Please Stop Electrocuting Your Brains At Home, Say Neuroscientists

Electrical brain stimulation always ends better when it's left to the professionals. a katz/Shutterstock

It doesn’t take a brain surgeon to know that sending electricity through your skull without knowing what you’re doing probably isn’t a smart move. Yet amazingly, scientists in the US have felt the need to issue an open letter urging people not to do neuroscience on themselves at home. In particular, they are asking members of the public to refrain from trying to stimulate parts of their brains with electrical currents, using a technique called transcranial direct current stimulation (tDCS).

The practice involves placing electrodes on a person’s head in order to target specific brain regions, and is thought to be able to improve cognitive function. However, writing in the Annals of Neurology, the authors claim that in spite of the many benefits associated with tDCS, “there is much about noninvasive brain stimulation in general, and tDCS in particular, that remains unknown.”

As such, they claim to have an “ethical obligation” to alert “DIY users” to the potential risks of applying the technique to their own brains without professional supervision. For example, they explain that even though electrodes may be placed above certain brain regions, the current can flow to many other unintended areas, altering their function.

As a result, they say that any improvements brought about by tDCS could be offset by other less desirable side effects. “For example, tDCS can enhance the rate of learning new material, but at the cost of processing learned material, and vice versa, depending on the stimulation site,” the authors write. “Such tradeoffs are likely under-recognized, as most tDCS studies focus on only one or two tasks.”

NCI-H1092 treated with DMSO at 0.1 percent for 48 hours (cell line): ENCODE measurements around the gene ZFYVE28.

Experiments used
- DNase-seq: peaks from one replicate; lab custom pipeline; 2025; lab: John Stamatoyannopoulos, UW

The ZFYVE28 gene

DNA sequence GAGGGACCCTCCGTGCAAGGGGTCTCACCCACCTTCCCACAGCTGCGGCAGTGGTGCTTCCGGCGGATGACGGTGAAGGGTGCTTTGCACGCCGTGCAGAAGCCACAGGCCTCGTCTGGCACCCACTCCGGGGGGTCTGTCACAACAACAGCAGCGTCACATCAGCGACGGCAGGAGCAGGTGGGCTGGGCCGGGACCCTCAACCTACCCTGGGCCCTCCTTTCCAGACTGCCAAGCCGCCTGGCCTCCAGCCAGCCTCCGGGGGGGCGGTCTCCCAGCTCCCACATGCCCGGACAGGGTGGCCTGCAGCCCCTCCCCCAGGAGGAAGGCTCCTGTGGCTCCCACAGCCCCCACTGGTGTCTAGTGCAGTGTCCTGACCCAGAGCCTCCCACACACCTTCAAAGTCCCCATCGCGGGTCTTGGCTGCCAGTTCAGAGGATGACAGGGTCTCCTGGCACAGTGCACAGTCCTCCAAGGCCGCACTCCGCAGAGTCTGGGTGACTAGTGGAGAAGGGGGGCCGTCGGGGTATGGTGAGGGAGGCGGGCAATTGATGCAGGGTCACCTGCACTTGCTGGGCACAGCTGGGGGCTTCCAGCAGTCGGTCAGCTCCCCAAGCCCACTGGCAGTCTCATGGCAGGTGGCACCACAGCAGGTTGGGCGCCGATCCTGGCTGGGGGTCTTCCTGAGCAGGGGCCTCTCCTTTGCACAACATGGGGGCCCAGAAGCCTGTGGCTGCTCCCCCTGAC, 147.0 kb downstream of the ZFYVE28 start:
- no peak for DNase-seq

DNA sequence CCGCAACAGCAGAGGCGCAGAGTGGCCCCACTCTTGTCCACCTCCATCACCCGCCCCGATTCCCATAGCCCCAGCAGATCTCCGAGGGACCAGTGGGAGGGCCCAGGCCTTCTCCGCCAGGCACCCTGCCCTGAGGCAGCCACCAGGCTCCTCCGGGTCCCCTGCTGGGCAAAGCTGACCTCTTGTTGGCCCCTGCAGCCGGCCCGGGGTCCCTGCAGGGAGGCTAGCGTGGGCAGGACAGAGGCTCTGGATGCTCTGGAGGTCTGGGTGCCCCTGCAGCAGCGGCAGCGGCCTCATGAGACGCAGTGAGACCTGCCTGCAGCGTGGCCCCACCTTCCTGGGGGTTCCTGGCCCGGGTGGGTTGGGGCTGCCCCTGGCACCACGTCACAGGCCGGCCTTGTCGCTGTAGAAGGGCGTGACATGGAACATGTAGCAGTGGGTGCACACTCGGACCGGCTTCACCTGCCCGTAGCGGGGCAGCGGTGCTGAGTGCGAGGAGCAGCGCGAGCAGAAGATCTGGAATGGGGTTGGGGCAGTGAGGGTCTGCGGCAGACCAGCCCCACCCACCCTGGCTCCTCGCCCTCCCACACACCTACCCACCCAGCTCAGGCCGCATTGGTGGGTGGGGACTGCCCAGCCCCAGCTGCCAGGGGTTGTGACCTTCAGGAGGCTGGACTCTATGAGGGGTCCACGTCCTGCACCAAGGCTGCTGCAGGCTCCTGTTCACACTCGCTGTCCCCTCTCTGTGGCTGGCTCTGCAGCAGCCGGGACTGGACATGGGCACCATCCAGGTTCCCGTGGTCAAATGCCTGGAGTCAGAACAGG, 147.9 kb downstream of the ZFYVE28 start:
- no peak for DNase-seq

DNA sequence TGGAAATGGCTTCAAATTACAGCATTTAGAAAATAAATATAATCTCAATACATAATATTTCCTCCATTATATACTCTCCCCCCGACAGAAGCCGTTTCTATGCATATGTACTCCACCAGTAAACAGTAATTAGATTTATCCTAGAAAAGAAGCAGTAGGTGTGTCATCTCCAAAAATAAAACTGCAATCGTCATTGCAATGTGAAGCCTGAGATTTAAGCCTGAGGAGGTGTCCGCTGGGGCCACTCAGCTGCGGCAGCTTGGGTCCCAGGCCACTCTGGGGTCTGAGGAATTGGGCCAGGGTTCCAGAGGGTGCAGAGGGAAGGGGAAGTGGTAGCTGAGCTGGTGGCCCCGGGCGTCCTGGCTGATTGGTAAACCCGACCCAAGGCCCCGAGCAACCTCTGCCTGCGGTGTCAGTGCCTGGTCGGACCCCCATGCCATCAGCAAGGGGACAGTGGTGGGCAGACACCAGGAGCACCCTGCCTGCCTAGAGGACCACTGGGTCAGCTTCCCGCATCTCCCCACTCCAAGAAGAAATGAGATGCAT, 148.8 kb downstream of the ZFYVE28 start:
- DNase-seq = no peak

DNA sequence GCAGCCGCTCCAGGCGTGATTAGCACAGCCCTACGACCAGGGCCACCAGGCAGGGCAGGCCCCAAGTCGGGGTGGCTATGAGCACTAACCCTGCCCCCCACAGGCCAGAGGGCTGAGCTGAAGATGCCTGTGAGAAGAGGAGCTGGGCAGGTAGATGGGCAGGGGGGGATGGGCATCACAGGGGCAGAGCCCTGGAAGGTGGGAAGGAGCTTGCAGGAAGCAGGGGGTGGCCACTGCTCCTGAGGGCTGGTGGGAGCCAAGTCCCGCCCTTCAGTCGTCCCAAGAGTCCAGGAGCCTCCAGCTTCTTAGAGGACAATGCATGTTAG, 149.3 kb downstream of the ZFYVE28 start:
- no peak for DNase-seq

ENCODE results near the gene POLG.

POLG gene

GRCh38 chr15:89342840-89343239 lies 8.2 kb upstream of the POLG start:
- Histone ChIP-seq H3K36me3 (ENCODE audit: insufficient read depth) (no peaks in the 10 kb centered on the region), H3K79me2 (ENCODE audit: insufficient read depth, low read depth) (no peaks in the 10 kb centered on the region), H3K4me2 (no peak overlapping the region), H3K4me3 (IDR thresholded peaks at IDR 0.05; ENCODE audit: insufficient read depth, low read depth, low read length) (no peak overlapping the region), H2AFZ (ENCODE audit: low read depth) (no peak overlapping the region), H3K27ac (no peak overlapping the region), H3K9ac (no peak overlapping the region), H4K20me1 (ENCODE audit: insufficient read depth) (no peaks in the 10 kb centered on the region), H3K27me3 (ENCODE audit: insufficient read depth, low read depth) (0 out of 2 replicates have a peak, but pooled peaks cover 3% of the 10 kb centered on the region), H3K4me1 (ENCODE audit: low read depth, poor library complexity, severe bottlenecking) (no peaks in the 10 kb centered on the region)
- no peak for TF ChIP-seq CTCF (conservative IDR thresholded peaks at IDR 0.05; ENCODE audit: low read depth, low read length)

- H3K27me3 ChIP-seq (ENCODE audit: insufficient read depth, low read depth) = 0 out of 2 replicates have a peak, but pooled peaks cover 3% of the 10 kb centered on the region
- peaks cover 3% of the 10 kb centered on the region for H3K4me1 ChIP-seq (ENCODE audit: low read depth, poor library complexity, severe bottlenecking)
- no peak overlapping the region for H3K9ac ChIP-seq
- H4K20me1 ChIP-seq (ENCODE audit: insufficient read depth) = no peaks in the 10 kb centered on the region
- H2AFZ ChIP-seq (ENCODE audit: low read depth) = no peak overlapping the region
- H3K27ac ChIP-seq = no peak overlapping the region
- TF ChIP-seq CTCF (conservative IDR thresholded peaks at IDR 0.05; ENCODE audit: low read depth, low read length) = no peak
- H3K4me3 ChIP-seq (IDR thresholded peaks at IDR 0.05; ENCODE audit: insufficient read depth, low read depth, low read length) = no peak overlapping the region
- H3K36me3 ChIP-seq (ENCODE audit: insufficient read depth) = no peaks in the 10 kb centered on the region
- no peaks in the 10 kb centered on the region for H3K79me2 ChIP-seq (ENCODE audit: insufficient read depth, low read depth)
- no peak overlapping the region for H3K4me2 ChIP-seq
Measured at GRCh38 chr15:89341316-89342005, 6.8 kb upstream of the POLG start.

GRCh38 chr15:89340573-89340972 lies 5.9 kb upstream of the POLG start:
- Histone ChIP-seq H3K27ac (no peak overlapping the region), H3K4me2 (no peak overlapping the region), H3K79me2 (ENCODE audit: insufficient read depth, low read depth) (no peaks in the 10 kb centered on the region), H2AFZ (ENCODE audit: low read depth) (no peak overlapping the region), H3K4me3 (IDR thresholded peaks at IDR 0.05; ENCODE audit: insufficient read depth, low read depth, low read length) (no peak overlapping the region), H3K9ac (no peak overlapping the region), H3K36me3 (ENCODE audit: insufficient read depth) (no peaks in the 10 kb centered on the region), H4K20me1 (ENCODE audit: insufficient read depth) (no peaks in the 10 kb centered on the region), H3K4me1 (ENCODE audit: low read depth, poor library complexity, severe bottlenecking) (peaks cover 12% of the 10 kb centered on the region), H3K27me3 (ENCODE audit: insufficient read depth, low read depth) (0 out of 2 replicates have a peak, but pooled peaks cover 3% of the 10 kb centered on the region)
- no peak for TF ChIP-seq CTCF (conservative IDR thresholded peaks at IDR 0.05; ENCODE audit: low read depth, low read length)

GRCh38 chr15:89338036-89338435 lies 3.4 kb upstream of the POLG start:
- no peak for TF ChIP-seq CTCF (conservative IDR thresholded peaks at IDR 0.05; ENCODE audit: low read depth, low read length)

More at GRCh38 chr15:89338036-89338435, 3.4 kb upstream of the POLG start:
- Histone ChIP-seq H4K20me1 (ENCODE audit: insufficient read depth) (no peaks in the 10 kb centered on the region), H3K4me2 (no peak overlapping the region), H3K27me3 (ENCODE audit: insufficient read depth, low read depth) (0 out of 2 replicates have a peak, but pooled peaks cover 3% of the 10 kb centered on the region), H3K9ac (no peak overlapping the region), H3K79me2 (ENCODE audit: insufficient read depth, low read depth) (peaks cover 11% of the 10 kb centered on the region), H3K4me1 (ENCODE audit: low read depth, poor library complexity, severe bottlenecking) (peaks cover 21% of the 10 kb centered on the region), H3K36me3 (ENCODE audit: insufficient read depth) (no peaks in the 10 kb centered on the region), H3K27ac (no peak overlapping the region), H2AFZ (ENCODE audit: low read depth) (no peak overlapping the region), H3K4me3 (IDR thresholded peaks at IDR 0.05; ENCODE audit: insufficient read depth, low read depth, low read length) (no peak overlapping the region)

The actual technique itself is also more complex than many laymen realize, and while it may look like all you have to do is sit there with some electrodes on your head, there’s actually more to it, which is why it should be left to the pros. For instance, because the brain’s ongoing activity can interact with the electrical stimulation, the effects of tDCS are likely to be highly dependent on what a person is doing while undergoing the technique. Therefore, “stimulation while reading a book, meditating, visually fixating on a point, watching TV, doing arithmetic, sleeping, or playing video games, could all cause different changes in the brain,” say the authors.

On top of all this, placing the electrodes in the wrong place or selecting the wrong current can also be pretty dangerous, and given that most people aren’t exactly experts in neuroanatomy, it goes without saying trying tDCS at home is just plain dumb.


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